It’s Time to Review Your Winter Tree Care Agenda

Between the months of December and February, your tree care agenda should be filled with certain tasks and important precautions. From anti-desiccant treatments and dormant pruning, to protecting trees from ice, snow, deer, and more, there are many important factors to address during the winter season. Continue reading to review some primary winter tree care tips, and who to call for trusted tree service and removal near you.

Using Rock Salts

Snow is almost inevitable every winter season is you live in a state that experiences nominal snowfall. During this time, it is common for property owners to use melting salts to melt away pesky snow from walkways, drives, and more. However, it is very important to mind your trees by considering water runoff routes. Rock salts can damage and dehydrate root systems in trees, which won't even be evident until spring when the tree attempts to flourish again. A safer version of rock salt is Magnesium chloride.

Snow and Ice Damage

One of the most common tree damages that occur during the winter is damage caused by heavy snow and ice. To avoid this, be sure you regularly remove snow from branches of trees. A little bit of snow is not an issue, but after a heavy snowfall, branches may experience a great deal of stress, which can lead to them breaking off. This is a huge safety concern as well. Gently use a broom to brush snow piles off of branches. Use upward strokes and do not shake them.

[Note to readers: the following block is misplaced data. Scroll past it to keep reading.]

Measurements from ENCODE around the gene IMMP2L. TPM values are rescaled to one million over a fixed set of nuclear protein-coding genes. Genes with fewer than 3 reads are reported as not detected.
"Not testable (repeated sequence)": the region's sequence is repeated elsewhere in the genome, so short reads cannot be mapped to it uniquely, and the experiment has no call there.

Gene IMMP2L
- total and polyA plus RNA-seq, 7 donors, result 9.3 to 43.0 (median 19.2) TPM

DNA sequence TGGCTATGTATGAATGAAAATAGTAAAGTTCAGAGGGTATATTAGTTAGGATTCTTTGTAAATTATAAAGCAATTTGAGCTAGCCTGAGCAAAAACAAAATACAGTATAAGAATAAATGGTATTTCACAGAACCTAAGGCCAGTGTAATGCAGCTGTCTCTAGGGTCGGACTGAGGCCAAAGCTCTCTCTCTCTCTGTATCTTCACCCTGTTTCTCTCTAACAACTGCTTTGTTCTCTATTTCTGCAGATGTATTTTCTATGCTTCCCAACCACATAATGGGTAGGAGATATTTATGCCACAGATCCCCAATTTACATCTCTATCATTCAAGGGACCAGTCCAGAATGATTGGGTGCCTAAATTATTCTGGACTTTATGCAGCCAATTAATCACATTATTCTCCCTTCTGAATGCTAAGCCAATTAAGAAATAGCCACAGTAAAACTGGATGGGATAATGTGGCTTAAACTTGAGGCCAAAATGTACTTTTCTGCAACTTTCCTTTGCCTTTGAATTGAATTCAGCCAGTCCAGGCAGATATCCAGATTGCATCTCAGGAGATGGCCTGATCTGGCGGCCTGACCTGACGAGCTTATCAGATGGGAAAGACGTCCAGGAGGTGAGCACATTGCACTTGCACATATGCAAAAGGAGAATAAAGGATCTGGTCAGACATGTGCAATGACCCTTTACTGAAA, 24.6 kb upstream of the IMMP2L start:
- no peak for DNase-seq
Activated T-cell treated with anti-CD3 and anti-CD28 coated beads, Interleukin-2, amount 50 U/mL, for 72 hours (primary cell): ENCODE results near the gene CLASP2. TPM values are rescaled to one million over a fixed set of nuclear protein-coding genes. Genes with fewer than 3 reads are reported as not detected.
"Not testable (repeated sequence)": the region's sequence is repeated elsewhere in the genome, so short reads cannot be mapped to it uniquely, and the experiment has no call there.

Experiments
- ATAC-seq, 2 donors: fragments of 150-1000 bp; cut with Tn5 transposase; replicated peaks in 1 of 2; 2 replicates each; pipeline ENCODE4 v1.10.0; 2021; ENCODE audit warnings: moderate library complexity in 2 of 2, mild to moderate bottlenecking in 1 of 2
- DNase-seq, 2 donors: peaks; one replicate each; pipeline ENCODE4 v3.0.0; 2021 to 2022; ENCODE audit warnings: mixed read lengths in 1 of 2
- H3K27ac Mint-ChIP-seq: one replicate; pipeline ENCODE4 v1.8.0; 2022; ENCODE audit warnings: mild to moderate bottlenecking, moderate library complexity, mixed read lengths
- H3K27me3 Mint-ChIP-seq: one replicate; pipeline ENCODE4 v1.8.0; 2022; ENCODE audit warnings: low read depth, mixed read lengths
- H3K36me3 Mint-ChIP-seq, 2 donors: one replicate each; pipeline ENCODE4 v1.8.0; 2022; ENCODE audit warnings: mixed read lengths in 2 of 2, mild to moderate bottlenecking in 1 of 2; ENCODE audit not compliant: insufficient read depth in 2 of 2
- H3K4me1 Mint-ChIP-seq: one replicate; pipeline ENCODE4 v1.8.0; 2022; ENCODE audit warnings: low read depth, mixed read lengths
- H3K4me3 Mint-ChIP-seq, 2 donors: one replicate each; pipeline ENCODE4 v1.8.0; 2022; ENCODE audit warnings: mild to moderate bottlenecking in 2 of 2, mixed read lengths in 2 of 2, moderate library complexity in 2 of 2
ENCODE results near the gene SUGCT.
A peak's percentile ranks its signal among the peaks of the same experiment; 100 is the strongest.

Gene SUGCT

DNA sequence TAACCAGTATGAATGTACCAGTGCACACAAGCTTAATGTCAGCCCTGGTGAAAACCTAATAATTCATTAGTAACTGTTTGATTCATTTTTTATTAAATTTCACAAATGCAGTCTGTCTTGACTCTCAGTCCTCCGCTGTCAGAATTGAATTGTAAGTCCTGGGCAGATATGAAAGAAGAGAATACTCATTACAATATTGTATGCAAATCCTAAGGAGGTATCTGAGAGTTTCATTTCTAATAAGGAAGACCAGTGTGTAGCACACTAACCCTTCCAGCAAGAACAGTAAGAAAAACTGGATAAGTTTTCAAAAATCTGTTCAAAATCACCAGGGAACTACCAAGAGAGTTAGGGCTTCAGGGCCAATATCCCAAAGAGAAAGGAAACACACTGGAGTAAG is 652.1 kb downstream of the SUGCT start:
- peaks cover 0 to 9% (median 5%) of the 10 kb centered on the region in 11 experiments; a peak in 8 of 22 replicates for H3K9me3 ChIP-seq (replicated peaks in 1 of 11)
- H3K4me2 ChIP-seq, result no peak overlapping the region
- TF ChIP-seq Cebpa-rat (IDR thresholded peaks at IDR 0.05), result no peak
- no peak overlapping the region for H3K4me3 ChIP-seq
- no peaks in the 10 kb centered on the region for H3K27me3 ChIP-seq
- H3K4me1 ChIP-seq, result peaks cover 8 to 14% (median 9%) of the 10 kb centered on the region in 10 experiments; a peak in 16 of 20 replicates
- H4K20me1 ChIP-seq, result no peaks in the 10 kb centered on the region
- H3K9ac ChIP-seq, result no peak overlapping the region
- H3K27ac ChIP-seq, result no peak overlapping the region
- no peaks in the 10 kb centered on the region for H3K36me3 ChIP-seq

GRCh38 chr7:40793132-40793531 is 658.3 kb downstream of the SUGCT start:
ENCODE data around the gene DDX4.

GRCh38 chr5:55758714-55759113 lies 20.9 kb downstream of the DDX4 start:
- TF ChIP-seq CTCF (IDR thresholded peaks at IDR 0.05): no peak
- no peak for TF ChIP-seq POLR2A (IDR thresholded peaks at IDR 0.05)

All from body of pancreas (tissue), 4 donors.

Newly Planted or Young Trees

If you have newly planted or young trees in your yard, you need to properly wrap them for the winter in order to protect them from sun scald. Otherwise, they may not make it to spring. Since there is no foliage to protect tree bark from over exposure to the sun, they can be more prone to damage in the winter. This is also important for thin-barked trees, such as cherry, crabapple, honey locust, linden, maple, mountain ash, and plum.

Dormant Pruning

Pruning is a tree care service that has numerous benefits. There are so many issues that can be solved with a simple, routine pruning plan. However, you cannot prune trees all year round; it is best to have it done while they are in their dormant state. This allows the tree cuts to heal without the risk of rot, decay, mold, and pest infestation. This means late fall and winter are the best times of year to prune trees. They are also the best times to perform tree inspections since you can see the limbs better.